How Stuff Works: Parliamentary Naming – Addressing a fellow MP in the Chamber

The House of Commons is a unique place, full of ancient rules governing everything from what members may say to how they may leave the chamber. With the frequent broadcast of Parliamentary clips and growing popularity of Prime Minister’s Questions, many might wonder why members of parliament refer to each other in the way that they do. The ground rules of addressing fellow MPs in the chamber are as follows:

For the following examples we will use Jeremy Hunt, MP for South West Surrey, and member of the Privy Council, as the person we are addressing.

                Use of names and ‘you’ are not allowed

Referring to an MP by their name, such as ‘Jeremy’ or ‘Hunt’ is unparliamentary.

Using the pronoun ‘you’ is also breach of parliamentary protocol – ‘you’ always refers to the Speaker or Deputy Speaker.

                Official titles must be used instead – Constituency titles

In place of names and pronouns, MPs must refer to each other using official title, for example ‘The Honourable Member for South West Surrey”.

When an MP is also a member of the Privy Council[1], ‘Right’ suffixes their title, ‘The Right Honourable Member for South West Surrey”.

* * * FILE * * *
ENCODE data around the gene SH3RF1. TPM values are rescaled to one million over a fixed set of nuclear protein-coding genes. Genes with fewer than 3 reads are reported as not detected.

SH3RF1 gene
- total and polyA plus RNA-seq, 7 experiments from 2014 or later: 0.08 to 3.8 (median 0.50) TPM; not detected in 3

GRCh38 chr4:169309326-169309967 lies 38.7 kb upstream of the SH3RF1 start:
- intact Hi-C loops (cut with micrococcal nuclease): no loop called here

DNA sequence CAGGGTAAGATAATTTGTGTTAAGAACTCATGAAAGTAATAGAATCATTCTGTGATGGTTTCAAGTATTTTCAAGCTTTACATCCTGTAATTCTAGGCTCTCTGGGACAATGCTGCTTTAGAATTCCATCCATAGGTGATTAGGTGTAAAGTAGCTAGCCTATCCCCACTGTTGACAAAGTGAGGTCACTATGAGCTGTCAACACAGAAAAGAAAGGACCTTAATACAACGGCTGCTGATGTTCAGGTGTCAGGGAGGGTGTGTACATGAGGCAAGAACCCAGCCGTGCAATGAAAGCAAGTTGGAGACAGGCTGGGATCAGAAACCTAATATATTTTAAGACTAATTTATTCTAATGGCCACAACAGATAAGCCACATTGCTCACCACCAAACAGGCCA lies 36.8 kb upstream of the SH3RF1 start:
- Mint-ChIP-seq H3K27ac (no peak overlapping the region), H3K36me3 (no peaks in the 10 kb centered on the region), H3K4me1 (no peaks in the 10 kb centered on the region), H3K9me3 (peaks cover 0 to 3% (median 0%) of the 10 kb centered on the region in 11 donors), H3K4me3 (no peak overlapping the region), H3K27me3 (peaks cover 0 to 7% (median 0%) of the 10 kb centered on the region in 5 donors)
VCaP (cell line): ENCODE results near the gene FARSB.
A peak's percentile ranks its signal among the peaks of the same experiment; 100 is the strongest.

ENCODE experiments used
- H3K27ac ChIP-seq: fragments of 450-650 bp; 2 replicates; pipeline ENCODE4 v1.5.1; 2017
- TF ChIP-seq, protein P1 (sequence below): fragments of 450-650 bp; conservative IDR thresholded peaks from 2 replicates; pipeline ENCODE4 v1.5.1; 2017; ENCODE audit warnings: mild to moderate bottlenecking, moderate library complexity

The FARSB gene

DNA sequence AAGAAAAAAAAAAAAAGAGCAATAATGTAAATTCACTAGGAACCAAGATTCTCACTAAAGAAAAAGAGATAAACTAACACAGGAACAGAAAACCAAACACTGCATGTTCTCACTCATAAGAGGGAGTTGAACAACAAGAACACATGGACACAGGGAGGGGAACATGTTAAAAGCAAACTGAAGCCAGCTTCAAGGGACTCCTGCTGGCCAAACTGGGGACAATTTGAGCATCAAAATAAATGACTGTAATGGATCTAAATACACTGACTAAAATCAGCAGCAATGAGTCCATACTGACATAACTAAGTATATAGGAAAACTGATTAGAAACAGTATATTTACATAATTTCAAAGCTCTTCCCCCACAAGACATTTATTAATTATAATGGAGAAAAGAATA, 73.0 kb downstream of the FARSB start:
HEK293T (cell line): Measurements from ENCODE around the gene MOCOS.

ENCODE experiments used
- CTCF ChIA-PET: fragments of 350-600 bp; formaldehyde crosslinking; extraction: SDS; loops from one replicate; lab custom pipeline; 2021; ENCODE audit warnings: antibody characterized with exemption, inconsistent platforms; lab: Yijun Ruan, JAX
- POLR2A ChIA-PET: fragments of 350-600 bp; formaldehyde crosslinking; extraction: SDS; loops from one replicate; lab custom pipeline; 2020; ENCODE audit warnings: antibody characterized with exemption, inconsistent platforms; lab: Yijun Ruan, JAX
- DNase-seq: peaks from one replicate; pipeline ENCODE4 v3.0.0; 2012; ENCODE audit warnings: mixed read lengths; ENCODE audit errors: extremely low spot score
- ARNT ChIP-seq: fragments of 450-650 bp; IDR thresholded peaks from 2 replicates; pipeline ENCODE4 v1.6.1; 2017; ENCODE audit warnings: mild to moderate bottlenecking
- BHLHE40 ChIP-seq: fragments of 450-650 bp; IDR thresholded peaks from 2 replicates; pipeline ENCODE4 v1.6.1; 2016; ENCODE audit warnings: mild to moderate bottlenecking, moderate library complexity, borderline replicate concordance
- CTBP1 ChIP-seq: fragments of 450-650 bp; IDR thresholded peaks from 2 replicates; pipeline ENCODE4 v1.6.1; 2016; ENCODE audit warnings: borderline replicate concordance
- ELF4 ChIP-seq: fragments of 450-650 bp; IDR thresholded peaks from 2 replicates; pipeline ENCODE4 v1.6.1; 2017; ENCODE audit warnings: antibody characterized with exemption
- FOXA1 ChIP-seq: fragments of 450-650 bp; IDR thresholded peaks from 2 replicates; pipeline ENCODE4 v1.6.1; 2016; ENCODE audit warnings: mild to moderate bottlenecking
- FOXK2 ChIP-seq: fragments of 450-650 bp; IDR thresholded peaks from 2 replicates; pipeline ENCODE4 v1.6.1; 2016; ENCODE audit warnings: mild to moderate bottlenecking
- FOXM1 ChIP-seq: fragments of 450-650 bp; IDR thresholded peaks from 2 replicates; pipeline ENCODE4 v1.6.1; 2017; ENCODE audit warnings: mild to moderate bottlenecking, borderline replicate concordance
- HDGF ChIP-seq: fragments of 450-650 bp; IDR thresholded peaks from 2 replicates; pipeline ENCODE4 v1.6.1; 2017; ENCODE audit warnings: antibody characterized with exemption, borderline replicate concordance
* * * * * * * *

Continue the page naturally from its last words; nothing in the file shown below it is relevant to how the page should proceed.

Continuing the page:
Furthermore, when referring to a Member from the same party, or from a coalition partner, the Member must account for this relationship: ‘My (Right) Honourable Friend, the Member for South West Surrey’.

It is also possible for members to substitute ‘Member’, with ‘Gentleman’ or ‘Lady’.

                Ministerial titles

Those MPs who are Ministers – either Secretaries of State or Junior Ministers – are often referred to as ‘the Secretary of State for Culture, Olympics, Media and Sport’ or ‘the Minister for <department>’, in place of their parliamentary title. Either their ministerial title or their constituency title may be used and is a choice is at the discretion of the member speaking.